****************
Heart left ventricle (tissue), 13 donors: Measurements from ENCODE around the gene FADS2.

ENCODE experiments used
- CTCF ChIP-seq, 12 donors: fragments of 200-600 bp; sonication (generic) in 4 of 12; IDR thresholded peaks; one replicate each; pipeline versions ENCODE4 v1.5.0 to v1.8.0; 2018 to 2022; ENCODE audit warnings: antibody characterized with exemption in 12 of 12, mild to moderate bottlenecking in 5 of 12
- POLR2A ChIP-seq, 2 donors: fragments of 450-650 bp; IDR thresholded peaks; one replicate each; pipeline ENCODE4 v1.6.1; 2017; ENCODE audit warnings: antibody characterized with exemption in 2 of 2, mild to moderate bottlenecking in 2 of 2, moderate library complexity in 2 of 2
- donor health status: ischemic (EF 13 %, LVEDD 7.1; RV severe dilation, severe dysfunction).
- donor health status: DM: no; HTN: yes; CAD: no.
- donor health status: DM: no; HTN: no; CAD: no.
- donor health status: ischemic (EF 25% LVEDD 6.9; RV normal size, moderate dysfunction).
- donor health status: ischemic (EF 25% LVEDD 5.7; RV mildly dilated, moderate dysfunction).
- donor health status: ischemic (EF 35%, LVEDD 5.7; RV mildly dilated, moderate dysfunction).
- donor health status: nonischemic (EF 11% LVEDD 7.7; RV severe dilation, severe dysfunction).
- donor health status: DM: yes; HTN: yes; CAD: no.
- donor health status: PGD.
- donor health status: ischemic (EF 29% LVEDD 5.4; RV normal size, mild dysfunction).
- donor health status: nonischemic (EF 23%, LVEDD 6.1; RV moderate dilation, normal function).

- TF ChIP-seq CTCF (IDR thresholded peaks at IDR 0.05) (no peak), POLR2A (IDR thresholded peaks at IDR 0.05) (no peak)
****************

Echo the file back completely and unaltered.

Heart left ventricle (tissue), 13 donors: Measurements from ENCODE around the gene FADS2.

ENCODE experiments used
- CTCF ChIP-seq, 12 donors: fragments of 200-600 bp; sonication (generic) in 4 of 12; IDR thresholded peaks; one replicate each; pipeline versions ENCODE4 v1.5.0 to v1.8.0; 2018 to 2022; ENCODE audit warnings: antibody characterized with exemption in 12 of 12, mild to moderate bottlenecking in 5 of 12
- POLR2A ChIP-seq, 2 donors: fragments of 450-650 bp; IDR thresholded peaks; one replicate each; pipeline ENCODE4 v1.6.1; 2017; ENCODE audit warnings: antibody characterized with exemption in 2 of 2, mild to moderate bottlenecking in 2 of 2, moderate library complexity in 2 of 2
- donor health status: ischemic (EF 13 %, LVEDD 7.1; RV severe dilation, severe dysfunction).
- donor health status: DM: no; HTN: yes; CAD: no.
- donor health status: DM: no; HTN: no; CAD: no.
- donor health status: ischemic (EF 25% LVEDD 6.9; RV normal size, moderate dysfunction).
- donor health status: ischemic (EF 25% LVEDD 5.7; RV mildly dilated, moderate dysfunction).
- donor health status: ischemic (EF 35%, LVEDD 5.7; RV mildly dilated, moderate dysfunction).
- donor health status: nonischemic (EF 11% LVEDD 7.7; RV severe dilation, severe dysfunction).
- donor health status: DM: yes; HTN: yes; CAD: no.
- donor health status: PGD.
- donor health status: ischemic (EF 29% LVEDD 5.4; RV normal size, mild dysfunction).
- donor health status: nonischemic (EF 23%, LVEDD 6.1; RV moderate dilation, normal function).

- TF ChIP-seq CTCF (IDR thresholded peaks at IDR 0.05) (no peak), POLR2A (IDR thresholded peaks at IDR 0.05) (no peak)